There has been no shortage of snow in Douglas County. The Brule River State Forest grooming crew, which mainly consists of two staff members, has been working on the after-hours ski trail system every day since Dec. 2. There have been over 45 inches of snow recorded at the state forest ranger station since the first snowfall of the season! The snow depth at the monitoring site measures at 23 inches as of Dec. 17. Skiing and snowshoeing conditions are excellent in the state forest now. Please take the opportunity over the holidays to get outdoors and enjoy it.
There are two feet of snow and counting throughout the county. Snowmobilers, cross-country skiers and downhill enthusiasts are reaping the benefits of the abundance of snow; conditions are perfect!
Deep fluffy snow (12+ inches) covers much of the county, making getting around the woods taxing. Snowmobile trails are reported to be open in some areas, but the heavy snow we received earlier this month really pulled down a lot of trees, and many trails are still being worked on. Deer are now keying in heavily on food sources, primarily acorns or corn.
Lack of snow cover and slightly milder temperatures in the south are also allowing several migrant species to linger longer than usual, albeit in very small numbers, including gray catbird, Baltimore oriole, Eastern phoebe, Nashville and orange-crowned warblers, chipping sparrow, and Virginia rail. Rarities found this week were Townsend’s solitaire in Milwaukee, the easternmost found in the country this month save for one in Massachusetts.
Near Flambeau River State Forest, snowmobile trails are opening up, but use caution, as many of the swamps and low areas are wet and hazardous. Lake ice conditions are poor to fair at best. Ice depth is inconsistent with large amounts of snow, slush, and water on top, with some areas having open water still. Ski trails still have not been groomed due to mechanical issues but should be back on track soon.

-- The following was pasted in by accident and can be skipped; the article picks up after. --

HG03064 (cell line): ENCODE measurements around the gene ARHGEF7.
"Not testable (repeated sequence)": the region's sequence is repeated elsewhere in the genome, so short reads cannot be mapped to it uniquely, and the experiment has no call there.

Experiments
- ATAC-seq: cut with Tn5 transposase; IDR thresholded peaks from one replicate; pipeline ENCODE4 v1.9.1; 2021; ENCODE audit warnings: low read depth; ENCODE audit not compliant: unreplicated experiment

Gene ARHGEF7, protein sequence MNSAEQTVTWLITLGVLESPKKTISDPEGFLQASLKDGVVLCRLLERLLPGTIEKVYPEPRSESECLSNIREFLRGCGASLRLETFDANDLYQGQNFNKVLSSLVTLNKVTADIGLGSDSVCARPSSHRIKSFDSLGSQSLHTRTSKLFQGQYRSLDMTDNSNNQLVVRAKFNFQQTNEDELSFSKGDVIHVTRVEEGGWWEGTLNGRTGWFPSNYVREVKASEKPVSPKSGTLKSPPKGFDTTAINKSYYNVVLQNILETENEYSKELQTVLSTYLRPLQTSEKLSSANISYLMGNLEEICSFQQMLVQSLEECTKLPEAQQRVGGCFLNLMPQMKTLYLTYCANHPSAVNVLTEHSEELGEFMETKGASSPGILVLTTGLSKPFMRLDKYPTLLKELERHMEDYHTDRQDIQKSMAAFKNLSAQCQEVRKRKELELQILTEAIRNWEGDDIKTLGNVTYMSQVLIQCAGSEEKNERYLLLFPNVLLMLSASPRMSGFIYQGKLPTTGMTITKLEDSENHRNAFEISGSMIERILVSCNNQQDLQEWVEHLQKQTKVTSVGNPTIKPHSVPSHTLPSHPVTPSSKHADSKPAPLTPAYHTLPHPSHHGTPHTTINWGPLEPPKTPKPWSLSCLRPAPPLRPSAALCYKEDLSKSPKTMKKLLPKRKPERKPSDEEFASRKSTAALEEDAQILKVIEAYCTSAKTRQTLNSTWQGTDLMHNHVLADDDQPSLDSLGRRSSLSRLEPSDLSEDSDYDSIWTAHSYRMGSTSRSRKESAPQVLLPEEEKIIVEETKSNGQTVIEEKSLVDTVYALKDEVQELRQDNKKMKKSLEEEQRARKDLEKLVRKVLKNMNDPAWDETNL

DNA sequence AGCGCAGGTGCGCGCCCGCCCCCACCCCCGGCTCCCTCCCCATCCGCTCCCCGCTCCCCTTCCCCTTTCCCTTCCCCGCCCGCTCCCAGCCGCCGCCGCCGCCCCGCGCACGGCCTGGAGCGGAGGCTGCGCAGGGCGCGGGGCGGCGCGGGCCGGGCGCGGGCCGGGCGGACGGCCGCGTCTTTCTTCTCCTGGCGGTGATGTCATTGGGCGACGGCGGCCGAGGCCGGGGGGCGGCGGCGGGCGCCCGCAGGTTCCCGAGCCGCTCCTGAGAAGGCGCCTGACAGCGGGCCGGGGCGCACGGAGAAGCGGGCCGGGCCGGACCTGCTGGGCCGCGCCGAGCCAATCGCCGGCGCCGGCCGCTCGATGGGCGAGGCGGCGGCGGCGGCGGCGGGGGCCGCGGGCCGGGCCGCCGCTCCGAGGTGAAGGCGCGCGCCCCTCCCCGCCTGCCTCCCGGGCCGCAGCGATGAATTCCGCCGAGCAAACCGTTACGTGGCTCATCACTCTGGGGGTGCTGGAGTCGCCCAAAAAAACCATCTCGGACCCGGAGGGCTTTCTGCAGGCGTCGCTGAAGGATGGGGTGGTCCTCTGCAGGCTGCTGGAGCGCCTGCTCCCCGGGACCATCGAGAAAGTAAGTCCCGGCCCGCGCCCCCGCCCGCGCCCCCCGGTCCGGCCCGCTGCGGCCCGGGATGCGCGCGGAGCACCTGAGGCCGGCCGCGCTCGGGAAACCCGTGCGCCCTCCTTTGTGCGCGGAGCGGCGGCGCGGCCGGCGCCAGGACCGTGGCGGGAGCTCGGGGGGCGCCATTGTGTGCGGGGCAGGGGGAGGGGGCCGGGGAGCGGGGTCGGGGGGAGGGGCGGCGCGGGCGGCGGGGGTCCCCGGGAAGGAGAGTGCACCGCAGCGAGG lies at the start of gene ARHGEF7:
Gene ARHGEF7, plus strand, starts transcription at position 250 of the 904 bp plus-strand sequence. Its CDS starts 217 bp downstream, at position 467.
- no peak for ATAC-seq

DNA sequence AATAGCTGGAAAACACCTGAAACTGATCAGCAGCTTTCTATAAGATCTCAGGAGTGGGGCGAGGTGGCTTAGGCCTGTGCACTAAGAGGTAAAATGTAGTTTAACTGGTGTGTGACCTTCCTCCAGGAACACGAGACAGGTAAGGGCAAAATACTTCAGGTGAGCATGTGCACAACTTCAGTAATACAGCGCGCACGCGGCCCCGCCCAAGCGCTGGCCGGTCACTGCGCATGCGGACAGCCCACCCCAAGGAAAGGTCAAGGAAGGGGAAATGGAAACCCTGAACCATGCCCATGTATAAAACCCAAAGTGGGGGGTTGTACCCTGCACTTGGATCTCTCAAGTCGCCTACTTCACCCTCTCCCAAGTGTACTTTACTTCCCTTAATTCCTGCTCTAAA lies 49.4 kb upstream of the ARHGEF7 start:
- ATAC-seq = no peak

We have fantastic snow conditions for skiing and snowmobiling near Spooner. About 14 inches or so in southern Washburn County, more as you go north. Rough-legged hawks are abundant.
A heavy blanket of snow covers the Northern Highland American Legion State Forest, giving one the impression that it is mid-February and not mid-December. Snowshoes are a must if one wants to “take a hike.”
PARKS & TRAILS
The groomer is back up and running at Copper Falls State Park and the cross-country ski trails are in good shape. There are some ruts in the meadow from hauling damaged equipment out earlier this week. The trail is groomed for skate and classic cross-country skiing and was tracked on Friday, Dec. 13.
The Brandt Pines Ski Trail System at Governor Knowles State Forest is groomed for skate and classic cross-country skiing and were tracked on Dec. 16. Trails are in excellent condition.